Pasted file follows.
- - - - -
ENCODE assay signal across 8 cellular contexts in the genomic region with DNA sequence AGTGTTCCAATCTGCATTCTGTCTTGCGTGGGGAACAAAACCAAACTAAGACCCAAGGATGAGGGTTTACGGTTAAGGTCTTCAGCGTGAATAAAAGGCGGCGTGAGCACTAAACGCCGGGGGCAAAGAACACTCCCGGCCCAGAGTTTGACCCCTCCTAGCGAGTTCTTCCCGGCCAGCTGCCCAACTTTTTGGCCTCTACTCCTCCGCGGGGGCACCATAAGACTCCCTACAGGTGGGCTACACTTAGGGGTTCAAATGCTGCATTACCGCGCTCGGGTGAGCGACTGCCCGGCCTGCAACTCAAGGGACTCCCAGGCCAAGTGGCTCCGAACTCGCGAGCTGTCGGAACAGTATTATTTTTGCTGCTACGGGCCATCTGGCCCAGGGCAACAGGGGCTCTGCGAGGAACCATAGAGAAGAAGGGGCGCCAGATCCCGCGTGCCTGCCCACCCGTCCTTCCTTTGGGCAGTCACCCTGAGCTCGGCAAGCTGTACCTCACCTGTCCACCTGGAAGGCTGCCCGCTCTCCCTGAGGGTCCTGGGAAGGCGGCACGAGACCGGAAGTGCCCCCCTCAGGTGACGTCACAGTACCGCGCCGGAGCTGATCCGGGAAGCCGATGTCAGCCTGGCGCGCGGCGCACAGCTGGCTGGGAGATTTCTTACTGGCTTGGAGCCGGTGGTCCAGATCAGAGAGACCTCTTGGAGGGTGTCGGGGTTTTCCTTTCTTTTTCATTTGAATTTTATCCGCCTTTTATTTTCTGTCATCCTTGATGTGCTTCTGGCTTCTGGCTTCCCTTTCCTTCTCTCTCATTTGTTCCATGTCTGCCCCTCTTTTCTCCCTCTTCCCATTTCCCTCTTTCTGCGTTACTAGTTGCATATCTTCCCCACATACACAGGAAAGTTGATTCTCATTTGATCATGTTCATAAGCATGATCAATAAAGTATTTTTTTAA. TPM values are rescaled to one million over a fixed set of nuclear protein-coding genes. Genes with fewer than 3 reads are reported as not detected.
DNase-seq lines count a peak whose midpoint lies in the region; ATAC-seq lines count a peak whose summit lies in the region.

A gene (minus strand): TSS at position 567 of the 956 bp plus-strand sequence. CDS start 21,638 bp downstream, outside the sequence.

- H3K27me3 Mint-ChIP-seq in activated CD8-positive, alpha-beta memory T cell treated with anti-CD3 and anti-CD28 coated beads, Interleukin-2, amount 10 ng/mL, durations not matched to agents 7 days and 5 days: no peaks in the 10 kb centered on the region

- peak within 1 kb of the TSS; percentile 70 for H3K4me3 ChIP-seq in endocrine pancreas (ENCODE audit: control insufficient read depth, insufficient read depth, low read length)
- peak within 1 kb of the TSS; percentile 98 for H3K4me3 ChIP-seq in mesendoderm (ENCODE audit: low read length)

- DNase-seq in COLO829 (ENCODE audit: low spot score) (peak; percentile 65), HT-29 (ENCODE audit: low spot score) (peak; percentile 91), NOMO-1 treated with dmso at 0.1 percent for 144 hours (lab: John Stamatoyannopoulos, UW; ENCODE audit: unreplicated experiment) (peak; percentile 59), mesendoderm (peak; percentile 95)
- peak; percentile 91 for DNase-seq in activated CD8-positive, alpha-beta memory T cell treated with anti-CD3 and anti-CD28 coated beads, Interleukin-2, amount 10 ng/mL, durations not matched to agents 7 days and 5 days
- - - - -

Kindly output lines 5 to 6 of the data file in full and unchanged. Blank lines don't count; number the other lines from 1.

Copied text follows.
- peak within 1 kb of the TSS; percentile 70 for H3K4me3 ChIP-seq in endocrine pancreas (ENCODE audit: control insufficient read depth, insufficient read depth, low read length)
- peak within 1 kb of the TSS; percentile 98 for H3K4me3 ChIP-seq in mesendoderm (ENCODE audit: low read length)